The IAA has taken 16 prosecutions against unlicensed advisers in this time with the toughest sentence being just under four years imprisonment for Richard Martin (combined with convictions for immigration fraud).
We have run a series of well-received campaigns since 2016 to raise awareness about immigration adviser licensing, from India to the Philippines, Sri Lanka , South Africa and our neighbours in Samoa, Fiji and Tonga, to international students here in New Zealand.
We currently have 1062 licensed immigration advisers and you can see the progression of numbers from just over 200 in 2009 below.
Lessons from inspections
What are the best practices we see in inspection renewal applications? We thought we’d share with you our pick of the top three best practices we see.
- Clear comprehensive eligibility assessments, recorded in writing, that highlight potential risks and show the adviser is assessing all the options and providing the best advice to the client.
- Evidence of good communication with the client which shows the adviser has a relationship with their client, and that they are providing regular updates and clear instructions.
- Supervision minutes that show regular and detailed conversations are taking place, with a focus on the adviser’s learning needs.
Presenting us with a well-organised file that is easy to follow also helps us to see that you have met your obligations. And when things have gone wrong, being upfront in a cover letter about mistakes you made or issues you faced gives you the opportunity to tell us how you addressed them.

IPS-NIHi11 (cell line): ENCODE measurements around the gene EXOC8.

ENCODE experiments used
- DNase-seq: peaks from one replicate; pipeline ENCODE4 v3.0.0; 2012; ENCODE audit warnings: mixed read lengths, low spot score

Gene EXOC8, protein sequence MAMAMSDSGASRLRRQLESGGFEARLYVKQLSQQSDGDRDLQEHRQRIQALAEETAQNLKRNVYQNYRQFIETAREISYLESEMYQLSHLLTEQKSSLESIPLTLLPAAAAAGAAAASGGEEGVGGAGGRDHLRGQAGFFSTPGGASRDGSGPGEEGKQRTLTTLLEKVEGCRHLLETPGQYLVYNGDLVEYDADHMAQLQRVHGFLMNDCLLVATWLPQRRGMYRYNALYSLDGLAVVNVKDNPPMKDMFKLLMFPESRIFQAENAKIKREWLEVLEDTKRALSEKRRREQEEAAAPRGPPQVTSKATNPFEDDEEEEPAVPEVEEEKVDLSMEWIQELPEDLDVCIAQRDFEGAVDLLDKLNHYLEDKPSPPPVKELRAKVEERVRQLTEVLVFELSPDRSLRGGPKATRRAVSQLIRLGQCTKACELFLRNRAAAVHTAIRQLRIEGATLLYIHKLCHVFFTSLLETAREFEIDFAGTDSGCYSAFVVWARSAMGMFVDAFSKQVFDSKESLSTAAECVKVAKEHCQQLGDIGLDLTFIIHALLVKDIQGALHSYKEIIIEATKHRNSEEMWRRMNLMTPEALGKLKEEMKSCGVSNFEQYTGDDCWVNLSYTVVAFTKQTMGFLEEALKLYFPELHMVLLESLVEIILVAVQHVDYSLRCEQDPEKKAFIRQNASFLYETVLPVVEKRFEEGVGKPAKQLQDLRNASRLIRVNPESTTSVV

Avoiding unlicensed advice in your business
The Immigration Advisers Complaints and Disciplinary Tribunal has dealt with many complaints over the years concerning immigration advisers facilitating unlicensed immigration advice. It commonly gets called “rubberstamping”: the licensed adviser is purportedly the one giving advice, but in reality, the advice is coming from an unlicensed person.
This is a topic which the IAA has written about before and we ran a webinar on it in early 2017. However we still see new complaints coming through on this matter, and issues at inspection renewals.
First and foremost, we encourage you to take responsibility for delivering your obligations yourselves.
When a person comes to a licensed immigration adviser they are expecting the services of a licensed professional who meets the standards set by the New Zealand government. It is important that you deliver your services honestly; that you undertake your obligations and that you do not misrepresent who will be delivering the services.